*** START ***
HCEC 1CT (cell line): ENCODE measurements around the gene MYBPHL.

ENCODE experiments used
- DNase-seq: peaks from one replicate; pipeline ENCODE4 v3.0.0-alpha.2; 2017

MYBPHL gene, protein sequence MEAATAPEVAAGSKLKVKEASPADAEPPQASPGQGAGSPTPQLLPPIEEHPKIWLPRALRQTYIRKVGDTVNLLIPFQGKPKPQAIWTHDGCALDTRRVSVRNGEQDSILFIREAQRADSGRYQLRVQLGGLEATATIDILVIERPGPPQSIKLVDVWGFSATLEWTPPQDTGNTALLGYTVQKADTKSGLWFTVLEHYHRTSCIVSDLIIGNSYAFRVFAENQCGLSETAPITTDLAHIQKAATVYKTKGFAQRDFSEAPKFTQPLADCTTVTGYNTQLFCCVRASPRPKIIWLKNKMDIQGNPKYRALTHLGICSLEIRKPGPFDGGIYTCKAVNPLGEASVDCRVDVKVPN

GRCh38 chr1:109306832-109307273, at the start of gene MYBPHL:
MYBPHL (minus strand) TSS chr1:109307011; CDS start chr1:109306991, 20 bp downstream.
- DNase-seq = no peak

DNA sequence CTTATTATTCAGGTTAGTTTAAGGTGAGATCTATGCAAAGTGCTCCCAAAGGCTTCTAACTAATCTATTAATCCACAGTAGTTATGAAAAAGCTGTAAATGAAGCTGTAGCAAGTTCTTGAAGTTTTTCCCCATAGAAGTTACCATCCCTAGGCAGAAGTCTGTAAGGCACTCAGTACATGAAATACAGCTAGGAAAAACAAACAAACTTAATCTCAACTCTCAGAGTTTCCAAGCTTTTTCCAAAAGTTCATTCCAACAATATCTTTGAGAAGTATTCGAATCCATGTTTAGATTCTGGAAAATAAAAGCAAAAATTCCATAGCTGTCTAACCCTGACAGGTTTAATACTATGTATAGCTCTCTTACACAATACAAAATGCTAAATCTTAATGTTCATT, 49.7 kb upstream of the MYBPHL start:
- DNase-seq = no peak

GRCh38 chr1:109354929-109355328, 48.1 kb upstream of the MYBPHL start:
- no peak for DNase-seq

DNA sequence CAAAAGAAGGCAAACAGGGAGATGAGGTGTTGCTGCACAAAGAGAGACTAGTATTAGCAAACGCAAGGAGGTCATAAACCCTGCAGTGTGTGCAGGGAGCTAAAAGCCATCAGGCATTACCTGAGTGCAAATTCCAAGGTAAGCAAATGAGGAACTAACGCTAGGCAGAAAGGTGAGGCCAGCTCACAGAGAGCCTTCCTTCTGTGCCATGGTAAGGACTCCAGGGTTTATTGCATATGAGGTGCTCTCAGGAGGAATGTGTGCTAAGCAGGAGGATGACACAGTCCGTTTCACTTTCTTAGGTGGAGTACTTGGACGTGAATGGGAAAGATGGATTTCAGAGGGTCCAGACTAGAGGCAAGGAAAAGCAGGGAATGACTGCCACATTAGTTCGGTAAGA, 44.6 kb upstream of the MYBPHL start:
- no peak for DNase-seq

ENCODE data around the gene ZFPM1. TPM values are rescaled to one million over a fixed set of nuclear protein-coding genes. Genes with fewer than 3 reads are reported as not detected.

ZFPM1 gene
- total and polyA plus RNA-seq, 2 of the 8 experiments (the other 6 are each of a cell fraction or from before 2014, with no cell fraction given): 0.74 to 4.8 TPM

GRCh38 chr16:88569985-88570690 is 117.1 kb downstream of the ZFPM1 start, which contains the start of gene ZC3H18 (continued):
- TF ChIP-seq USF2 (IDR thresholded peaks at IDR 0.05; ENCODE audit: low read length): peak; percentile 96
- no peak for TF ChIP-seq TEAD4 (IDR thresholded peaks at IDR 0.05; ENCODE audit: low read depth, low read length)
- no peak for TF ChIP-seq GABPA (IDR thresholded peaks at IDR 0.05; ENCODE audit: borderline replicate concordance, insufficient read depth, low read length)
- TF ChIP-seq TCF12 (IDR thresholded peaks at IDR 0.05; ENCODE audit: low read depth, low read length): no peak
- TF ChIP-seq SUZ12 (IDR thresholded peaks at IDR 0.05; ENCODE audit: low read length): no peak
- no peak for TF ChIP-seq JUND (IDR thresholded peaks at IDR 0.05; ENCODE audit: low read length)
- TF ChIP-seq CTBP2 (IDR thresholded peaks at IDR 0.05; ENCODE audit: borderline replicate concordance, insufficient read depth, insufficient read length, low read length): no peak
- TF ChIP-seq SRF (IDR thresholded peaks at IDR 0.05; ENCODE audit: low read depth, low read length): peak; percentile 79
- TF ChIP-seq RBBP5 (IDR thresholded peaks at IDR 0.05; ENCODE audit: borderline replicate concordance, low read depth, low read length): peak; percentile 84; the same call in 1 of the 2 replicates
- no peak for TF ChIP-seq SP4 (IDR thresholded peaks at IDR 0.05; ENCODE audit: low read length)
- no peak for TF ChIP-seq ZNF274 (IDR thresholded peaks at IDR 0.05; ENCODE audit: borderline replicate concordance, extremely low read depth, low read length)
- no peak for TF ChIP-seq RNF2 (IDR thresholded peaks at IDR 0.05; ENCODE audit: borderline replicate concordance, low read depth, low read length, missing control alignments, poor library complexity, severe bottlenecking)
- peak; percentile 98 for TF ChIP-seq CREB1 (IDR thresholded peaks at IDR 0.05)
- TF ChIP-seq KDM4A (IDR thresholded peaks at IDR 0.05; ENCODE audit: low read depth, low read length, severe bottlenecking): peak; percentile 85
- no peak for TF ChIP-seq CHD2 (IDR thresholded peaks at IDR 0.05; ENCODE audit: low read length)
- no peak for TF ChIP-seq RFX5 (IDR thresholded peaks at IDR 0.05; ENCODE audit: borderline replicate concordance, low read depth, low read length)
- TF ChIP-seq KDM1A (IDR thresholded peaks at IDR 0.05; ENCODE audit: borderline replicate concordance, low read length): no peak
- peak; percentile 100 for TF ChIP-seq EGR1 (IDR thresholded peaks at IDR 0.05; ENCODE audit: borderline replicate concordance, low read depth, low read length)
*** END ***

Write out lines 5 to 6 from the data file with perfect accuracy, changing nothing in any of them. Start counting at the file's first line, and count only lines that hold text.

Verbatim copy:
GRCh38 chr1:109306832-109307273, at the start of gene MYBPHL:
MYBPHL (minus strand) TSS chr1:109307011; CDS start chr1:109306991, 20 bp downstream.